“There are enough numbers there to have more kids out there for the program,” Stewart says. With football you really need those bodies. They still thrive in basketball but with football you really need the numbers, and thats what really hurts the program.”
Stewart also points out that if students see a winning team they are more likely to become involved. Success comes from experience. The longer a student stays on the team, the more experienced he becomes. If you can get a jump start and get freshman and sophomores to join the team and stay, success is more likely to follow.
Another major roadblock to success is outside influences. Wagner says the biggest challenge is keeping the players focused.
“Just dealing with all the distractions, some kids have to work, some kids [have issues at] home, could be academic stuff, parental support is a big one,” he says.
Unlike players at suburban schools, the majority of Milwaukee players don’t live near school. They sometimes travel across the city to get to school, practice, and games. MPS and city transportation give the students bus tickets. Partnerships like this help eliminate the transportation expense for some students.
Another major difference between city schools and suburban is the amount of money in the program. The more money a program has, the more likely it is to achieve success.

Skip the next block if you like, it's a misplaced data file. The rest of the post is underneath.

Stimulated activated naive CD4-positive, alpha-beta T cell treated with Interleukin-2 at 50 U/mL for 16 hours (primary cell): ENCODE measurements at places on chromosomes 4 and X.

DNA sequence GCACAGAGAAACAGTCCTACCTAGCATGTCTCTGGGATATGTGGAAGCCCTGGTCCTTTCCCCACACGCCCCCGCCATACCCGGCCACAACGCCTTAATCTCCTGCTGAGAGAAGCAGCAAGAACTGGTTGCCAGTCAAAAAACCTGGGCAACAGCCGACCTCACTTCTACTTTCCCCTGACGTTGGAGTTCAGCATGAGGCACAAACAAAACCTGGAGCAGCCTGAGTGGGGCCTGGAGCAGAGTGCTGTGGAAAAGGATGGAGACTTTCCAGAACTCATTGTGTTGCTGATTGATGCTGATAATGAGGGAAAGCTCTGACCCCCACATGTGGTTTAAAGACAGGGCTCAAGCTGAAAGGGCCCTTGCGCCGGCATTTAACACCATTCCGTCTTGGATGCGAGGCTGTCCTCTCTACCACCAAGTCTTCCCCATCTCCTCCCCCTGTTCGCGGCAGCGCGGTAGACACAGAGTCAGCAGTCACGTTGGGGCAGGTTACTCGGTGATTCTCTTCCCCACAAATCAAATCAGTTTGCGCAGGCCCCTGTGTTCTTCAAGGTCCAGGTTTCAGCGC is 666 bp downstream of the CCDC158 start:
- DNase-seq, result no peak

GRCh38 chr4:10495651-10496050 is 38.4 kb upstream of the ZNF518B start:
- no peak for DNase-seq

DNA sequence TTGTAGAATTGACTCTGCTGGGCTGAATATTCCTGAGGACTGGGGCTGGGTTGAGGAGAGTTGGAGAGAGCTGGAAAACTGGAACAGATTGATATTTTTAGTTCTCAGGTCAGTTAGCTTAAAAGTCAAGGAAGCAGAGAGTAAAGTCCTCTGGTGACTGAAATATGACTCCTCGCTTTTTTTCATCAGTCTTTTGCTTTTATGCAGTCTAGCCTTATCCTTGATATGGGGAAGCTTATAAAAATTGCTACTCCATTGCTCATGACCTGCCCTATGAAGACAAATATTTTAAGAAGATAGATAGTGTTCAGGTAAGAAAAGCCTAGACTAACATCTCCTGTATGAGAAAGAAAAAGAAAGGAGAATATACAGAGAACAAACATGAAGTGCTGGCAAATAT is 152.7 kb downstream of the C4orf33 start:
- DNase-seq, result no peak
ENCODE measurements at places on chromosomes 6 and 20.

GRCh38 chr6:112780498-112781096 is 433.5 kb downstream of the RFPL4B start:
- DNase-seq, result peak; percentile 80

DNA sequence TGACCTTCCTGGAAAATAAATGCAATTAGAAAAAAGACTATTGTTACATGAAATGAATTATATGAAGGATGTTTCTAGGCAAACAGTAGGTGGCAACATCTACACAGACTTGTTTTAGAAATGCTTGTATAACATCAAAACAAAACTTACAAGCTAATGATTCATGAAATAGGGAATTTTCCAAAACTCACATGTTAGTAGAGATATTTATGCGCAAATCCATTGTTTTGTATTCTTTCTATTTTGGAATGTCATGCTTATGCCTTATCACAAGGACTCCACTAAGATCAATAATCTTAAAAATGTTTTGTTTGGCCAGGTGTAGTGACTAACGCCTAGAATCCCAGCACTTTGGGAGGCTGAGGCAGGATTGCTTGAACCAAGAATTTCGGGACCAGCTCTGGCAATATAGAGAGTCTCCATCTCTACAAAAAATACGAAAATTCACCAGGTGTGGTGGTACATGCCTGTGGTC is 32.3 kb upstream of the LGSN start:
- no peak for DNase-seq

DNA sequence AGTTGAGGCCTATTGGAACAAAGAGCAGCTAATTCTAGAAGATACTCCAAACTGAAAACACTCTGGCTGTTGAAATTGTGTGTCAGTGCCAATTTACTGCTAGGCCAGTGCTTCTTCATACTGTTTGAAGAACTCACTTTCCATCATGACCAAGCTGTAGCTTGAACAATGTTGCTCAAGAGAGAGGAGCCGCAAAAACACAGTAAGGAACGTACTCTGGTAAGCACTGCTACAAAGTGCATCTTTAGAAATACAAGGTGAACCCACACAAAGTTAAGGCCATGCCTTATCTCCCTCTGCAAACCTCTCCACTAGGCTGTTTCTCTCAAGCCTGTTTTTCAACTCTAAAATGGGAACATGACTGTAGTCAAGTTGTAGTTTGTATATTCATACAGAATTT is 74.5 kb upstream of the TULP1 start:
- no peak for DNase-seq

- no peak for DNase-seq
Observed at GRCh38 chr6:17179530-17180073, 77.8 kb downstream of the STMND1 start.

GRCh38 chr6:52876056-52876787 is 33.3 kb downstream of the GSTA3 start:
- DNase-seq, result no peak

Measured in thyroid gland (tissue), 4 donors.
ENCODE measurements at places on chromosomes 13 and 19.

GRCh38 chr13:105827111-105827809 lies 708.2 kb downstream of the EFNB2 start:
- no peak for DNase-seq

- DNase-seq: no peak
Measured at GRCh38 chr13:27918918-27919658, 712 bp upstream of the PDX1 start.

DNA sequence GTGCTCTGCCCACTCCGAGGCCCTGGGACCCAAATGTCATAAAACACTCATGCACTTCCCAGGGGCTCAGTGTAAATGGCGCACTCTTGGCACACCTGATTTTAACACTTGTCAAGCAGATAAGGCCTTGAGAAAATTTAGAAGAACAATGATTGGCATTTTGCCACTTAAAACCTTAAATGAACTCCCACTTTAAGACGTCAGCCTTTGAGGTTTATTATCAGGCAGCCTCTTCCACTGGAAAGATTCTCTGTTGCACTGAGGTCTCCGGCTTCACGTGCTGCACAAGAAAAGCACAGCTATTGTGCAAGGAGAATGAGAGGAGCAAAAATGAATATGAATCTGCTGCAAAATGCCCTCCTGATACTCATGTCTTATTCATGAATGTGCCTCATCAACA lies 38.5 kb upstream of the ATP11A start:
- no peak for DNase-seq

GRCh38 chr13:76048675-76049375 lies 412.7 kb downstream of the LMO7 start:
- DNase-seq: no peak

When it comes to Milwaukee Public Schools, extracurriculars and sports aren’t primary concerns. Alan Borsuk is a senior law fellow at Marquette University and a long-time reporter for the Milwaukee Journal Sentinel covering education in MPS.
“I believe I have been to more MPS school board meetings than anyone and I have never heard the mention of sports. It’s an island of its own,” Borsuk says.
As far as funding goes, Borsuk says MPS lies somewhere in the middle. The majority of the district’s discussions are spent talking about the opening and closings of schools. They focus on academic improvement and issues concerning safety. Sports and music programs seem to fall to the wayside.
In addition to lack of district funding, there aren’t as many alumni donations as in suburban schools.